SPx Radar Simulator supports multiple user-defined radar sources within a single simulation. Each radar source may be positioned at a different geographic location and a common set of target definitions used to create simulations of whole real-world installations. The view of the targets and the terrain from each radar is considered separately, so that it accurately reflects each radar's perspective on the scenario.
Typically, VTS, coastal surveillance and security applications may require installation of multiple radars along a stretch of coastline or around a perimeter or border. By supporting multiple radars, SPx Radar Simulator can provide application developers and system integrators working in these fields with a valuable realistic test source during the design and development phase.
Shaped Targets and Buildings
As an alternative to defining targets by their length and breadth, they may be defined as complex polygons instead, allowing the user to create simulations of very high resolution radars (for example airport surface movement radars) which more accurately reflect the returns that may be expected from a real radar. As with rectangular targets, shaped targets may be static or may be configured to follow a motion. In the case where a shaped target follows a motion, it is rotated as required to present the correct aspect to the radar.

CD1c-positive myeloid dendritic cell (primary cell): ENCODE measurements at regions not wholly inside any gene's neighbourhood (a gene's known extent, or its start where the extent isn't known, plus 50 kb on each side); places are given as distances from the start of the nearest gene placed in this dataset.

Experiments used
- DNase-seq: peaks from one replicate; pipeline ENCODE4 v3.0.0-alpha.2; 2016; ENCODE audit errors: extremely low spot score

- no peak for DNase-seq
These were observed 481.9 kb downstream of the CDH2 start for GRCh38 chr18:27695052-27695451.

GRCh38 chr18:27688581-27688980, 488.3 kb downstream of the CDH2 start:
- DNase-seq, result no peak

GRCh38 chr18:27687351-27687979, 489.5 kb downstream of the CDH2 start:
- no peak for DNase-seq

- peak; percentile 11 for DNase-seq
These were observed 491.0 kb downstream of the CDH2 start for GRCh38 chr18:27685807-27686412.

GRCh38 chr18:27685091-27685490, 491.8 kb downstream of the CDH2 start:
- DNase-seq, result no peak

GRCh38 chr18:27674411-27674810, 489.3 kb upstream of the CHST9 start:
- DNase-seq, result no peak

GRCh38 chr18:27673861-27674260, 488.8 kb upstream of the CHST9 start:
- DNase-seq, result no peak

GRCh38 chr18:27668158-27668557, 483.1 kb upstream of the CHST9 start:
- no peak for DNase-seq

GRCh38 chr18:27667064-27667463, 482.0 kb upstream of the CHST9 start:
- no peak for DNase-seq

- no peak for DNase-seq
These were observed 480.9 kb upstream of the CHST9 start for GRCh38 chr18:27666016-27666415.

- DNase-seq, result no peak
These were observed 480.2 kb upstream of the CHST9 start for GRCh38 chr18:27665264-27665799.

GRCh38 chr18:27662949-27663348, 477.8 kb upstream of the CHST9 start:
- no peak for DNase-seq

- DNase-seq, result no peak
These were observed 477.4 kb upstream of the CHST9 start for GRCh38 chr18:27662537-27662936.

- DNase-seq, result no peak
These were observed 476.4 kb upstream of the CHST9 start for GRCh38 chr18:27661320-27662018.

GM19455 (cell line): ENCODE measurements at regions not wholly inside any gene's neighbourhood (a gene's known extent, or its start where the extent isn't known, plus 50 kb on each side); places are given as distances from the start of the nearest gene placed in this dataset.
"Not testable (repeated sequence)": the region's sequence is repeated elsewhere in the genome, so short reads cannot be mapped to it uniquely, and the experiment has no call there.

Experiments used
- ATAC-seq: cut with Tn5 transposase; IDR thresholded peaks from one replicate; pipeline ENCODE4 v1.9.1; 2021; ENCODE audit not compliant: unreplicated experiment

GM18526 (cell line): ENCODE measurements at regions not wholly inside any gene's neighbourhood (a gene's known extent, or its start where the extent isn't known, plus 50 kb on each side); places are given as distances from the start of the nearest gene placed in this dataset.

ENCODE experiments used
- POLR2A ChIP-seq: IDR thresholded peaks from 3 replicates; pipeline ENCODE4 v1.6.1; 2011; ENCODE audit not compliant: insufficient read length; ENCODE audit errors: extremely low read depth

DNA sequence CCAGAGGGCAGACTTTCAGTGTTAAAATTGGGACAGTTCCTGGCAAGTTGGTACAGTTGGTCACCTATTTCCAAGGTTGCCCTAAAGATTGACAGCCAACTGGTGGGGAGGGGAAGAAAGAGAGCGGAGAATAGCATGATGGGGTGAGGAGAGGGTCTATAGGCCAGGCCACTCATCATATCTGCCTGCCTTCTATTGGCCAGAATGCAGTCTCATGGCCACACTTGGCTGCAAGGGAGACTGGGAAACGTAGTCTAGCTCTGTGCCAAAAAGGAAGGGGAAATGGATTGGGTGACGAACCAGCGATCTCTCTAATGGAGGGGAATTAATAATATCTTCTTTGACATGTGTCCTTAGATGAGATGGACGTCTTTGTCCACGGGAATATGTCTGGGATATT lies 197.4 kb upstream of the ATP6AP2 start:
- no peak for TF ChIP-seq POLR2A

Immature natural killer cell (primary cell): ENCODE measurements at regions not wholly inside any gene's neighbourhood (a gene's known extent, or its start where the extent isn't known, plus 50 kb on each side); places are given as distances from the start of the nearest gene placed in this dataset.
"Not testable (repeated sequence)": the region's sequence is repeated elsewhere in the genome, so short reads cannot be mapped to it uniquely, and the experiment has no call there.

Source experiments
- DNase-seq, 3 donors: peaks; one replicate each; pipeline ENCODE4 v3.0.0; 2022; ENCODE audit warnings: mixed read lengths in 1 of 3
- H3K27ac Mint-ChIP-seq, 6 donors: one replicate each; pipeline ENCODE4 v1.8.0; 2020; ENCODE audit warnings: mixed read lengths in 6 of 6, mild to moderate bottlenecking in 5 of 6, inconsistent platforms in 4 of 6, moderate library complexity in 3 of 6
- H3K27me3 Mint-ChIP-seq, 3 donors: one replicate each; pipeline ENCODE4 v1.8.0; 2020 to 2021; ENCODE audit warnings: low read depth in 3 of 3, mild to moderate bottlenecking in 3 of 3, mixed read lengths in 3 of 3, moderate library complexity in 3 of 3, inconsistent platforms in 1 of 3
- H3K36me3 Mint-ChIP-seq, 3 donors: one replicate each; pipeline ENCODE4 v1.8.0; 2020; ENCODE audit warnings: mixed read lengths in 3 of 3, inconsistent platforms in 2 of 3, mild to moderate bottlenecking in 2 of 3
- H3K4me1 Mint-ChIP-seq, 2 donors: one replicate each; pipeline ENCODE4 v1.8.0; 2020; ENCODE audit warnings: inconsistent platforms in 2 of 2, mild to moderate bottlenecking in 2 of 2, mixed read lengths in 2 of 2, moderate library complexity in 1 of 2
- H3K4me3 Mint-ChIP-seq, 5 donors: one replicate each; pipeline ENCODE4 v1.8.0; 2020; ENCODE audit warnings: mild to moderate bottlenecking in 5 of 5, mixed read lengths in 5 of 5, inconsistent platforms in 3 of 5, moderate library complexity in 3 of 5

Similarly, buildings may also be defined by the user as complex polygons. Alternatively, ESRI Shapefiles (.shp) containing polygon definitions may be imported directly into the application and used to define buildings. As with targets and terrain, buildings contribute to the calculated radar video returns.
The Simulator is capable of providing many different output data streams in different formats, including NMEA-0183 and ASTERIX. For simulations where the platform is following a motion, SPx Radar Simulator generates standard NMEA-0183 navigation data messages onto the network. Which specific NMEA sentences are generated is configurable.
As well as artificial radar video data, target track messages may be generated and output for all user-defined targets. Target reports may be created and output in the form of primary radar tracks (ASTERIX CAT-48 or CAT-10), AIS messages (NMEA-0183), ADS-B messages (ASTERIX CAT-21) or multilateration reports (ASTERIX CAT-20).
SPx Radar Simulator also fully supports Cambridge Pixel's HPx-300 Radar Signal Output card. The HPx-300 card takes the synthetic radar video data created by SPx Radar Simulator and uses it as the basis for generating radar signals (video, trigger and azimuth data). Together, SPx Radar Simulator and the HPx-300 card provide a complete, self-contained radar simulation package, capable of driving incumbent radar display equipment.